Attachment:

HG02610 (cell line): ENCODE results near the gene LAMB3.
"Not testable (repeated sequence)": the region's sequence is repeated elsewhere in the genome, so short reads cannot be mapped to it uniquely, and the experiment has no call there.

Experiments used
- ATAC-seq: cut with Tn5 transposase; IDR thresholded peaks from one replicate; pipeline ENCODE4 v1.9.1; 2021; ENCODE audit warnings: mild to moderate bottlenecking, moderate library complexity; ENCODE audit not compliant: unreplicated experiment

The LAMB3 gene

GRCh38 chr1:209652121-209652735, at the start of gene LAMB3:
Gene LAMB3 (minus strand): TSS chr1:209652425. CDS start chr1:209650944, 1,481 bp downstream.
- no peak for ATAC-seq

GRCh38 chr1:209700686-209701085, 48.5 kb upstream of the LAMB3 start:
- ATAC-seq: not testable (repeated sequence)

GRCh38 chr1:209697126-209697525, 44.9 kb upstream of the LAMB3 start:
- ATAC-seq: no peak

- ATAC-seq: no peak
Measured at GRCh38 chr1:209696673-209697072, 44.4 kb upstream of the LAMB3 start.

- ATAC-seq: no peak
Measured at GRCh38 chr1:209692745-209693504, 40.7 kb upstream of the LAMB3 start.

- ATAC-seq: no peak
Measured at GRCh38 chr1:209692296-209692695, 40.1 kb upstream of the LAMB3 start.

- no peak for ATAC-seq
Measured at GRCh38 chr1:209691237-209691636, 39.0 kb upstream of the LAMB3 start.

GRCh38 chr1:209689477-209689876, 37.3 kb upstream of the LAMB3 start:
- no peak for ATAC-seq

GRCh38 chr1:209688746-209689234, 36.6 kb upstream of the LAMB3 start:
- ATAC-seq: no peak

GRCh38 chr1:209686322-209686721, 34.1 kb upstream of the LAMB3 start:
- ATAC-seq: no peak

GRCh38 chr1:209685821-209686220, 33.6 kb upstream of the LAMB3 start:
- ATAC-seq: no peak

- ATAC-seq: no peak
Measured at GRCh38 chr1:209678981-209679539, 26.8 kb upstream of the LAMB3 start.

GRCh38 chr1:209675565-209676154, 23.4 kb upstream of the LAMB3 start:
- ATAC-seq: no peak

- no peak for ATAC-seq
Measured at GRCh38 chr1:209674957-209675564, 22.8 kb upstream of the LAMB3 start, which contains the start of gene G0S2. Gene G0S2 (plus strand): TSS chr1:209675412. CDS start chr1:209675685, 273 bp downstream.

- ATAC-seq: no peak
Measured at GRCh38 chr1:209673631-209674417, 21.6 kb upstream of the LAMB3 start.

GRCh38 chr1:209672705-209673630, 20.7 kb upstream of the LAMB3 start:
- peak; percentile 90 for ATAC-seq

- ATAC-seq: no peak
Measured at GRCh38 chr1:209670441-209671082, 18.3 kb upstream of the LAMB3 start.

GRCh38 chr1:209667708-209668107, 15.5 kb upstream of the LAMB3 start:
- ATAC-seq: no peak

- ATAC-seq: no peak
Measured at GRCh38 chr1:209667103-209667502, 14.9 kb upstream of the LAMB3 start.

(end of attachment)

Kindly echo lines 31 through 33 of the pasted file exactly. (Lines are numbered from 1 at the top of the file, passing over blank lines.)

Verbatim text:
GRCh38 chr1:209675565-209676154, 23.4 kb upstream of the LAMB3 start:
- ATAC-seq: no peak

- no peak for ATAC-seq